Courtesy Wisconsin DNR
At first there is nothing—windblown leaves maybe, or the quicksilver skitter of a squirrel. I can’t identify the source of the movement, and settle back expectantly because soon, I know, there will be more chances.
Huddled in the twilit hour I am hunting, expecting the common whitetail deer—but hopeful for more elusive game. Where there are deer there could be a wolf, right? A bear? Either would make the wait worthwhile. Or perhaps something I’ve never seen, like the elusive fisher?
Some time passes before I see the princely buck, so hale and burnished brown that my gaze lingers long in pure appreciation. His neck and shoulders are heftier than even the regal eight-point crown suggests. I’ve seen a lot of deer already, but he has presented broadside, at perfect range. My finger hesitates as I savor the action. And finally I decide, yes, this is a keeper.
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The Little Plover River in June, 2014. Remarkably, this idyllic spot is just a few hundred feet from I-39.
A decade ago, the Wisconsin legislature debated and passed — in spectacular bipartisan fashion — a long-needed update to the state’s groundwater law. Both parties acknowledged their work was only half done, but since then partisan rancor has reigned, while the pressure on Wisconsin’s signature natural resource has redoubled. In the latest issue of Milwaukee Magazine I make the case for conservation, science, and public policy to lead us back across the partisan divide.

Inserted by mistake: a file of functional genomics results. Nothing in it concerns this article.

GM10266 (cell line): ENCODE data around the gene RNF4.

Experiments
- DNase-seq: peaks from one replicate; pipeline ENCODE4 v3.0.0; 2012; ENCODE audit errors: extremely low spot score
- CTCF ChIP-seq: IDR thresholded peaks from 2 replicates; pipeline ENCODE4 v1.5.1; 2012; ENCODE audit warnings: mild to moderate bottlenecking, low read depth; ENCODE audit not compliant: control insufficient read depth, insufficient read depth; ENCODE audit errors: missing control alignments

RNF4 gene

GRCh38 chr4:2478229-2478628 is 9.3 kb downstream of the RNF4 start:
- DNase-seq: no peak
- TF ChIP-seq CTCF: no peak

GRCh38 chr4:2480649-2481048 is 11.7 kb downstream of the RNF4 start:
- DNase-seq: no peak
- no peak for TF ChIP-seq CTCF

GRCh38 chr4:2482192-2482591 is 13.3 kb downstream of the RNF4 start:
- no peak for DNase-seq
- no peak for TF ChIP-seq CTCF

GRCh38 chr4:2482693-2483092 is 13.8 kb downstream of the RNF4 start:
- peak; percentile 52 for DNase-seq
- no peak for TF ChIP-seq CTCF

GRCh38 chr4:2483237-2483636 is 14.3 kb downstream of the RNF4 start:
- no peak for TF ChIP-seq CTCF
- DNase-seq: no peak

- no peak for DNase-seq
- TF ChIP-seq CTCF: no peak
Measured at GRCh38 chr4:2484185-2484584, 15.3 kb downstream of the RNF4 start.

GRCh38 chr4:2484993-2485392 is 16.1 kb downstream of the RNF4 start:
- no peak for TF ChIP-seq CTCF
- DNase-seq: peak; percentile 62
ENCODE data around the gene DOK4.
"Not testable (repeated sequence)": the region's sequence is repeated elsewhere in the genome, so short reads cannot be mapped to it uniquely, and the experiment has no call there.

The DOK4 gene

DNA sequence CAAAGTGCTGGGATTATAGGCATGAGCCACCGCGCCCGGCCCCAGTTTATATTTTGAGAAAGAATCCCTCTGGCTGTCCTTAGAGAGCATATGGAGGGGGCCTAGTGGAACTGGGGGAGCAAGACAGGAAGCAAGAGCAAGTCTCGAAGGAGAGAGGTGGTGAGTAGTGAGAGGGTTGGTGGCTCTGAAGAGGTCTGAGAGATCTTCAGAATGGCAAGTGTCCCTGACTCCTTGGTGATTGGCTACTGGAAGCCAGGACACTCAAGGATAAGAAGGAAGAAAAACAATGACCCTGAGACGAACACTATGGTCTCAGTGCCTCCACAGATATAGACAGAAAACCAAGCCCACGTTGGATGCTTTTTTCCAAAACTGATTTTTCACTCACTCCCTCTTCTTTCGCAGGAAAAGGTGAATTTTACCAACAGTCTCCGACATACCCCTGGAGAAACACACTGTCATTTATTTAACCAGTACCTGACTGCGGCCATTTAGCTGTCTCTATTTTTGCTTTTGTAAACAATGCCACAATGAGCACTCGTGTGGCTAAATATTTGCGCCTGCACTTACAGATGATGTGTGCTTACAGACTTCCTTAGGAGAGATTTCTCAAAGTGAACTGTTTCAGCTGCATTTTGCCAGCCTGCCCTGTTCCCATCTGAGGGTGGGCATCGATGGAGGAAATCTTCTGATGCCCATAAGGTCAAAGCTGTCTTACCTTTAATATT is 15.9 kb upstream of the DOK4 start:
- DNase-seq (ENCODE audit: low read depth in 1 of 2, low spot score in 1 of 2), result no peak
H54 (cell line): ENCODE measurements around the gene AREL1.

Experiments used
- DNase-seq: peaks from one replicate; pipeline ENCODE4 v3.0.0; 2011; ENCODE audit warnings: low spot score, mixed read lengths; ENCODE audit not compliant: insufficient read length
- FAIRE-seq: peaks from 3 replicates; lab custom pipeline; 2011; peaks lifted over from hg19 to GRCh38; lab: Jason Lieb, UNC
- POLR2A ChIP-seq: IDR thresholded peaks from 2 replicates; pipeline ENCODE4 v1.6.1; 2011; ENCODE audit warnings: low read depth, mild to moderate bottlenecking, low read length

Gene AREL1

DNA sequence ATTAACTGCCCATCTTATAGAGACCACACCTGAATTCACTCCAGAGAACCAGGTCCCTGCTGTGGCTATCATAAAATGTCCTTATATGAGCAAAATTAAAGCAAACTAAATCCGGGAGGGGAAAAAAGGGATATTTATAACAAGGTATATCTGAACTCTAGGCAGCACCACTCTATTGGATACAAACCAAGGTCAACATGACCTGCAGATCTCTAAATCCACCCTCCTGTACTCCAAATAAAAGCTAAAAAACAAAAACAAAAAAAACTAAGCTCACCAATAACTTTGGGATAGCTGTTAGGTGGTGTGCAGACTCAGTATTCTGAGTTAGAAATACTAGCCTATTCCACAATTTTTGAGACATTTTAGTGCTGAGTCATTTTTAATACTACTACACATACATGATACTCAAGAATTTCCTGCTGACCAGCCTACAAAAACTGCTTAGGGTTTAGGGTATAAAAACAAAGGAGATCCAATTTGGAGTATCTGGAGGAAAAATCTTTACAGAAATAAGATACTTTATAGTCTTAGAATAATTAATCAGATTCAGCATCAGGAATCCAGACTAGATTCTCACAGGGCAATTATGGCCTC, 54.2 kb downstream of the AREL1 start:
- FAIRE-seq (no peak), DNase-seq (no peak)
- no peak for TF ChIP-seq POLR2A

One of my favorite interviews was with Jon W. Allan, who heads Michigan’s Office of Great Lakes. He was talking about how Michigan had managed to overcome partisan distrust and build a more pro-active groundwater management tool.
The tool is what makes the regulatory process possible, says Allan. The vast majority of users are going to fly through, alleviating the fear of unreasonable bureaucracy. But it’s more than a computer model. Underpinning the tool is the trust that stakeholders built over seven years of intense bipartisan discourse.
Allan led his state’s discussion, co-chairing a commission chosen in equal parts by both houses of the Michigan Legislature and by the governor. The commission’s work required long hours of study, public process and transparency. “You have to build trust on the political side that the science is good. And you have to build trust that the politics will follow,” says Allan.
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